Spain threatens to derail Brexit deal over Gibraltar

COMPILED FROM WIRE SERVICES
ISTANBUL
Published 20.11.2018 23:27
Updated 21.11.2018 00:58
Spain's Prime Minister Pedro Sanchez speaks during a conference, Madrid, Nov. 20.
Spain's Prime Minister Pedro Sanchez speaks during a conference, Madrid, Nov. 20.

British Prime Minister Theresa May's Brexit deal faces fresh threats from Spain as it would vote against the divorce agreement if Gibraltar's future isn't considered a bilateral issue between Madrid and London

Spain will vote against the European Union's draft Brexit deal on Sunday unless it is modified to make clear that the future of the disputed British territory of Gibraltar relies on talks between Madrid and London, Prime Minister Pedro Sanchez said. Spain's demands on Gibraltar are the latest push by EU states to obtain more on national interests ahead of Sunday's summit of EU leaders, but diplomats said there was little concern these would scupper prospects for a deal.

"As of today, if there are no changes with respect to Gibraltar, Spain will vote no to the agreement on Brexit," Sanchez said during a conference in Madrid yesterday.

According to EU rules, the withdrawal treaty is adopted by qualified majority and not unanimity. So a single state like Spain cannot block it. The EU's executive said it was aware of Spain's concerns and it expected the issue to be resolved.

The rocky, 2.6 square mile (6.7 square kilometer) enclave at the tip of the Iberian peninsula has been a British territory, and the source of friction between the U.K. and Spain, since 1713. Gibraltar is due to leave the European Union along with the United Kingdom in March, although 96 percent of its population voted in the 2016 referendum to remain in the bloc.

While Spain last week initially welcomed a protocol on Gibraltar in the draft Brexit agreement, Foreign Minister Josep Borrell on Monday said there was confusion over Gibraltar in the main body of the agreement. In Brussels, EU spokesman Margaritis Schinas said the bloc agreed last year that "after the UK leaves the Union, no agreement between the EU and the UK may apply to the territory of Gibraltar without the agreement between Kingdom of Spain and the United Kingdom."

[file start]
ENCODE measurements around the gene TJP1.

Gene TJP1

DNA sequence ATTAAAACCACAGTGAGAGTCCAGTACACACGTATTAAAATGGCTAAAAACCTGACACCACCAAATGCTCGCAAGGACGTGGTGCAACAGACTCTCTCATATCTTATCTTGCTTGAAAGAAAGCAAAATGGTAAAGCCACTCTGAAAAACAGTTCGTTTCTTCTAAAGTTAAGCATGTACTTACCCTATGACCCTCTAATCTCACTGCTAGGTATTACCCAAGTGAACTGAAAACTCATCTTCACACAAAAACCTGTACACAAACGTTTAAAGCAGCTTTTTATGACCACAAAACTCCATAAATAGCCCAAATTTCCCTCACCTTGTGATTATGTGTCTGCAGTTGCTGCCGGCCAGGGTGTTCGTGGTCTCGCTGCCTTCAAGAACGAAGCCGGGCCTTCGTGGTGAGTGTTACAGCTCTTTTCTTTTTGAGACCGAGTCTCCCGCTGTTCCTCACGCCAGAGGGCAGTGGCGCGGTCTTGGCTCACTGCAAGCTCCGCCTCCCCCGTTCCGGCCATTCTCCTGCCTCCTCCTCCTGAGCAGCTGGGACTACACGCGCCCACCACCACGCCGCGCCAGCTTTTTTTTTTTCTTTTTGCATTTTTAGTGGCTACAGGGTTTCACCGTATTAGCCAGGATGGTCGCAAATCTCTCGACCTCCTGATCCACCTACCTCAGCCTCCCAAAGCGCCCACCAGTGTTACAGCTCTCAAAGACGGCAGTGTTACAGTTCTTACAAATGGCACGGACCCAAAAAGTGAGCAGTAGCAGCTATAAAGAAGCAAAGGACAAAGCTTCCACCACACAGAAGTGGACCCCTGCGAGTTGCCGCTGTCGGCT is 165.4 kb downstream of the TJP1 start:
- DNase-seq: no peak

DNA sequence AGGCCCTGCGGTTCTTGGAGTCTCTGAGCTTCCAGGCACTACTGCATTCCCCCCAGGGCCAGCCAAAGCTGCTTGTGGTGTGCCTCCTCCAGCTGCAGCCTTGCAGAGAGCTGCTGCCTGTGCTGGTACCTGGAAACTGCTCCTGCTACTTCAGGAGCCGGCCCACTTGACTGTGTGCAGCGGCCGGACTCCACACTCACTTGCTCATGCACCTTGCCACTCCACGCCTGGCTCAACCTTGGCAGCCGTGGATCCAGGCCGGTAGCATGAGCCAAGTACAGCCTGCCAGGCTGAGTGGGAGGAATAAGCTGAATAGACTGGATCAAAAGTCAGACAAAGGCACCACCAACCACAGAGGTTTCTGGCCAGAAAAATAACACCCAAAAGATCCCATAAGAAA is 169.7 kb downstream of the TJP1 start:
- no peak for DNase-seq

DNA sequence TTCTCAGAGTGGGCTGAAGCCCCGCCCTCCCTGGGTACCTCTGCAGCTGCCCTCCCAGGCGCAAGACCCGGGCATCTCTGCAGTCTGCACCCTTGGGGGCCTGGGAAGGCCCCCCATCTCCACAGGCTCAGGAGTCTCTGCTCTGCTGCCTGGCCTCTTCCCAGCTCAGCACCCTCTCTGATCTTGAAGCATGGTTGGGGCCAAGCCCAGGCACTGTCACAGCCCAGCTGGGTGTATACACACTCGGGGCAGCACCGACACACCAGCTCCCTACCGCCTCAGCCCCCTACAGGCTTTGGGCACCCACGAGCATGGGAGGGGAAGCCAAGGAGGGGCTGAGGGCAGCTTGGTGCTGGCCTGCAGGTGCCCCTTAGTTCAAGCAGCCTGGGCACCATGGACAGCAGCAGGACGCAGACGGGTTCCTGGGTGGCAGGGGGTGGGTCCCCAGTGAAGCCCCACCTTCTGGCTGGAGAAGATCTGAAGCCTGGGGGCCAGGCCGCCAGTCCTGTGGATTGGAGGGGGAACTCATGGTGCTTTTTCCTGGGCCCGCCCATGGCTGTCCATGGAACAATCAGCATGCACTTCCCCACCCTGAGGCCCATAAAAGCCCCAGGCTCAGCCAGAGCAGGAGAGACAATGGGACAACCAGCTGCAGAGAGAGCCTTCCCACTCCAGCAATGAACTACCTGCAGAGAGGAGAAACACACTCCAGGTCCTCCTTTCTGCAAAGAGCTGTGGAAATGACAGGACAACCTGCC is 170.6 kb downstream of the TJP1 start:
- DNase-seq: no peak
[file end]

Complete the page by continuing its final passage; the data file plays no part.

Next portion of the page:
According to Article 184 of the draft divorce deal, "the EU and the United Kingdom shall make every effort, in good faith and with full respect for their respective legal systems, to adopt the measures necessary to negotiate rapidly the agreements governing their future relationship." These agreements will be negotiated between Brexit day on March 29 and December 2020, extendable once, and will enter into force at the end of the period. But Spain wants to retain what it sees as its right to negotiate the future on Gibraltar with Britain on a bilateral basis, giving it an effective veto. Although the legal service of the EU Council has tried to reassure Spain that the text does not preclude this, Madrid is seeking further clarification.

Madrid has long argued that Gibraltar must not be included in Brexit negotiations, as it is not fully recognized by the international community as an integral part of the U.K. The U.N. defines it as "non-self-governing territory," a special status that means it is under the administration of the British though not formally a part of the U.K. Seizing the opportunity soon after the U.K. voted to leave the EU in June 2016, Madrid proposed to share sovereignty over Gibraltar with London, which it argued would allow the Rock to remain in the 27-member bloc.

Gibraltar borders the Andalusia region where regional elections key for Sanchez's socialist party as well as his main opponents are held on Dec. 2. Several thousand Spaniards cross the border every day to jobs in the territory. Gibraltar's Chief Minister Fabian Picardo on Monday issued a statement regretting the Spanish position. "It does not come as a surprise that Madrid should seek to raise new Gibraltar issues at the last minute on our negotiations to leave the EU. Raising issue at the 11th hour is a well-known tactic that has been used by Spain in the past while were in the EU," Picardo said.

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